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How To Rebuild Credit After Bankruptcy

By Edited May 17, 2014 1 0

After the bankruptcy fall rebuild
After a personal Bankruptcy under Chapter 7, the time is ripe for starting over. It is time to rebuild. Your debt is probably gone (discharged), but you also have not retained many assets beyond your car. While your credit report will keep a record of your bankruptcy for ten years, if you follow a disciplined strategy, such as the one outlined here, it is possible to improve your credit score to an acceptable level in a couple of years.

Before You Rebuild after Bankruptcy, Look at Your Mistakes

Some basic assumptions are made, about your situation. First, you have discharged most of your debt under chapter 7, and do not have a home in foreclosure. If you are trying to stop a foreclosure, that is going to take some time and effort, and of course if you lose your home that will be another mark on your credit. Another assumption is that you have done the work of getting your head straight about finances, so that you have now begun to buy only what you can afford to pay for at the time you buy it. In other words, you have become, if you were not already, a responsible adult about this. Furthermore, you have worked up a budget and are doing your best to stay within that budget. With all these in place, here is a strategy that may help you rebuild your credit after bankruptcy:

  1. Set up a savings account, if you don't have one at your bank. A credit union could also do one for you with a very small cash deposit. Have one designated account for this project, and resolve to not withdraw money from it, no matter what, until your credit reaches a score of 720.

  2. Add a little to this account each paycheck. If you can afford to do 10% that is great, but at least put in $10 each payday. Your employer may be able to set this up automatically, or your bank can arrange to have automatic withdrawals from your checking account. The advantage of the automatic withdrawals is you get used to not seeing the money leave, and it is not there burning a hole in your pocket.

  3. Get a small loan from the bank or credit union, in the range of $300-$500. The rates will probably be horrible, but that's what life with bad credit is like. Do not spend any of this money. Take 10% of the loan and put it in the savings account, and put the rest where you won't be tempted to spend it. Now pay off that loan over the next 2-4 months, $200 at a time until it is paid off. Then take out another loan, slightly larger, (probably for a better rate), and pay it off in the same manner. Keep doing this and be sure to change who you are getting the loan from, so there are several positive credit references. Ignore offers to get a second loan, do just one at a time. Do not ever use payday lenders or other sharks.

  4. Apply for a credit card. You may already have one that was not discharged at the Bankruptcy, but the rate has probably gone up considerably if you do. You should not have more than one card, and you are not going to use it for anything other than to rebuild your credit. Remember credit cards have not been your friend. Buy something small (that you really need) and pay it off completely the next month. Keep doing this, and never buy anything with this card that can't be paid off in full. Watch out for predators that will attempt to take advantage of your bankruptcy.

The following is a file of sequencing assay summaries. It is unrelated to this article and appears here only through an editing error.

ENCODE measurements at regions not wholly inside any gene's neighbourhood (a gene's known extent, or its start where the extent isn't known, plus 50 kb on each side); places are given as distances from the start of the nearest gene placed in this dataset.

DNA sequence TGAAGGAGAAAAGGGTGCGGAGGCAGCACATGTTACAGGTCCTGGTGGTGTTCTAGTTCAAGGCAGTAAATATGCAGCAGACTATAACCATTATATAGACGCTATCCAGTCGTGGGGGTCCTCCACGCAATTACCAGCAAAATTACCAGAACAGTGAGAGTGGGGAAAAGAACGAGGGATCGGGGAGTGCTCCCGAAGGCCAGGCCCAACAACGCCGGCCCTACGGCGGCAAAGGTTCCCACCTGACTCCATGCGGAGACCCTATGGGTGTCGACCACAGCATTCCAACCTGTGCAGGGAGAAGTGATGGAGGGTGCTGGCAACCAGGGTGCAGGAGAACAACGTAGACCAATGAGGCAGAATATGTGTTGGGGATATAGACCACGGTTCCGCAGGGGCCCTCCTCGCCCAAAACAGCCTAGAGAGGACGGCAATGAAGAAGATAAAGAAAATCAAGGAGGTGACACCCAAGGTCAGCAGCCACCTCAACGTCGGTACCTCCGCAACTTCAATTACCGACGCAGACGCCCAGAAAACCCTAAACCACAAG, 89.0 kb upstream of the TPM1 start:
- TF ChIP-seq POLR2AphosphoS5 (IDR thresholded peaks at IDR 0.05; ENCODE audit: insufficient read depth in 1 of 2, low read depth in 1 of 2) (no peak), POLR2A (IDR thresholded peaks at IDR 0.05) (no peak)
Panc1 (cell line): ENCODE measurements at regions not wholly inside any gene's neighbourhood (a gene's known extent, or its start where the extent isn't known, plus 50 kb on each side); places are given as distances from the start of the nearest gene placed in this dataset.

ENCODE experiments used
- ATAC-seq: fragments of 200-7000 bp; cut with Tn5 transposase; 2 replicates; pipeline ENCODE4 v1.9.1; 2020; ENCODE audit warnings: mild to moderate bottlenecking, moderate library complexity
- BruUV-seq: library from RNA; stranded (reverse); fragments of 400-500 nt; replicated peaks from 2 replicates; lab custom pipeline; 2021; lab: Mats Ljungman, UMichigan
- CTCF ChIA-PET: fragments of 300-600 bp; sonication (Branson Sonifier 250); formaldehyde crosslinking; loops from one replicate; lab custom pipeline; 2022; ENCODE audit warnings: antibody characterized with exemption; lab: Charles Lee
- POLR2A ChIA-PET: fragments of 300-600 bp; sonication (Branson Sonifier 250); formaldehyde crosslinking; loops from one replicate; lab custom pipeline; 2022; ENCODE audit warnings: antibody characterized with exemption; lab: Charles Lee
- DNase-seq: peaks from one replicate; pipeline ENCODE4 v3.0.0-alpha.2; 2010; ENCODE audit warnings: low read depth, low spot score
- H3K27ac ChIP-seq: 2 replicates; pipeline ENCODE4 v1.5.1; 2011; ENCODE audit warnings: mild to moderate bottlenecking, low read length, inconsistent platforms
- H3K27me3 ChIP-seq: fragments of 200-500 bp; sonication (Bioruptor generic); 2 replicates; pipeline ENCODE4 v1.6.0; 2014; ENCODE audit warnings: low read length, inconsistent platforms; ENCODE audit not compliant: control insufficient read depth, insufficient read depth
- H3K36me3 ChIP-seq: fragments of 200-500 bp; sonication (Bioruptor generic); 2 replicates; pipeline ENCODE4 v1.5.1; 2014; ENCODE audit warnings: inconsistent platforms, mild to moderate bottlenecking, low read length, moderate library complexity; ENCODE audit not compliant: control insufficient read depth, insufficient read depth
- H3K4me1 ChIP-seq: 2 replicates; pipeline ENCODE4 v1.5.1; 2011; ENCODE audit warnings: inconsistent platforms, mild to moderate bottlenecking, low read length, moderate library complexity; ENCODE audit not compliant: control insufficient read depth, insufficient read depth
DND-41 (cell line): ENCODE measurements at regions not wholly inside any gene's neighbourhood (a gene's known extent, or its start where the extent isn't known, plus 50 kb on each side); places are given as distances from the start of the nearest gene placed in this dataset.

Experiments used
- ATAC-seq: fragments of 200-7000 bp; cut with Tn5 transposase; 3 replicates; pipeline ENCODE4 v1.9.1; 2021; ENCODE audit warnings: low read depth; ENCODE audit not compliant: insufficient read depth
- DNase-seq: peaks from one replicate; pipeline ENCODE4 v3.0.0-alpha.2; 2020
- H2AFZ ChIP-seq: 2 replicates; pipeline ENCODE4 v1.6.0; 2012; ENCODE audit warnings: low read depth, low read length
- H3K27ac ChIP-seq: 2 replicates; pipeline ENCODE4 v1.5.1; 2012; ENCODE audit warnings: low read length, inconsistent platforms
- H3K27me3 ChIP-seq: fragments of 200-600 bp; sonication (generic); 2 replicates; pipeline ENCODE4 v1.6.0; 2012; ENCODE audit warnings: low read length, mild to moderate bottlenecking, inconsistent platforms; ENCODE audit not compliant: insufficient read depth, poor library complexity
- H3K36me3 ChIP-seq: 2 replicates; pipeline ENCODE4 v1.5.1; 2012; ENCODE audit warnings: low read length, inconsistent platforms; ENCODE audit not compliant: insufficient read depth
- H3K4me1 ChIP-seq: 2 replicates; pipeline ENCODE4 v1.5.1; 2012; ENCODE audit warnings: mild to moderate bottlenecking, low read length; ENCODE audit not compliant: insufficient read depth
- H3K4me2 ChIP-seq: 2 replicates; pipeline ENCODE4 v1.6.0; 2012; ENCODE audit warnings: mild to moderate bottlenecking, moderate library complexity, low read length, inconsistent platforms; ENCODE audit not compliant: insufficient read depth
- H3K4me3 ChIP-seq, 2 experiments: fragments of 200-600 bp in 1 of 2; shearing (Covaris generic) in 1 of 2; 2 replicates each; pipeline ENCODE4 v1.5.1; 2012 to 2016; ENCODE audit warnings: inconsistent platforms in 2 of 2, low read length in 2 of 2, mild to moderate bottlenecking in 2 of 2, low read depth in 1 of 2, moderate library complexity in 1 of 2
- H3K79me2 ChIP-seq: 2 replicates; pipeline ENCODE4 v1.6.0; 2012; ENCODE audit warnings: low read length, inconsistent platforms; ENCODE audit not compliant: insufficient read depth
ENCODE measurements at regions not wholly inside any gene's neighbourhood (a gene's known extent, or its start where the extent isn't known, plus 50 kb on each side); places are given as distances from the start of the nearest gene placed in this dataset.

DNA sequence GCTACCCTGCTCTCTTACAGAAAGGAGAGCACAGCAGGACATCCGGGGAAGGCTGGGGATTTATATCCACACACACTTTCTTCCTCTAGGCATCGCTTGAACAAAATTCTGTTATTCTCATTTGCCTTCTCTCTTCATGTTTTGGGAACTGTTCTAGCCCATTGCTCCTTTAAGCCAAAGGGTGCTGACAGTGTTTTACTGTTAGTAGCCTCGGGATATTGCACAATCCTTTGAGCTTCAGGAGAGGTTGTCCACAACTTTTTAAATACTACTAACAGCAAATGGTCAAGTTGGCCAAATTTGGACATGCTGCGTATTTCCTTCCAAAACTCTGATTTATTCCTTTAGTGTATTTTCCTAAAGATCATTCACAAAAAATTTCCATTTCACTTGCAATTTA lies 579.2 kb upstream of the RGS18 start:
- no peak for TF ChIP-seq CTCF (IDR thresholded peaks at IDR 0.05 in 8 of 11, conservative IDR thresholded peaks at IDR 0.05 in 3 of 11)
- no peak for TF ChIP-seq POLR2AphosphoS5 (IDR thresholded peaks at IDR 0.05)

5. Get one credit card from a merchant that you would shop with anyway, and again, buy something small, and pay it off the first time you get a bill. Do not get a card with an annual fee. Use this card 2-3 times and then lock it away until your credit is rehabilitated. Do this with one merchant at a time.

  6. When your credit has started to improve, get another credit card. This time you can negotiate for one with a lower rate, and no annual fee. Do not get too big a credit limit. Lock away the other card -- if that card has an annual fee, just cancel it out and apply scissors. You will never need more than one credit card, and you will always pay the balance off each month. Just trade up for a better card, with the best terms you can negotiate.

  7. This step may be the hardest. Buy something a little more expensive that you need. When your car needs to be replaced, buy a used car with payments you can afford, or if you do not need a car, buy a computer or furniture that you need. Get the best terms you can, and pay it off, but for this you will not be able to pay it off the next month. Ignore the bill, you are going to pay more than that. Take the total amount owed, and divide by ten. That dollar amount, paid over about 12 payments, will pay off the bill. If you can't afford a payment that size you can't afford to buy it in the first place. Look for a less expensive used car, or a computer with fewer features.

Using a strategy like this will rebuild your credit after bankruptcy. Long before the black mark is erased from your record, you will have rehabilitated your credit enough to begin benefiting from the good credit you have established. Then it is up to you to be mature and responsible, so you can avoid digging yourself into the same hole.

Disclaimer-

Disclaimer: All information here is intended to be educational and it is not offered as legal, psychological or other specific advice for you. Your individual situation may not apply to these suggestions, and you should seek a professional's advice which would take into account your own individual context. Photo of Bob the Builder by Geese.

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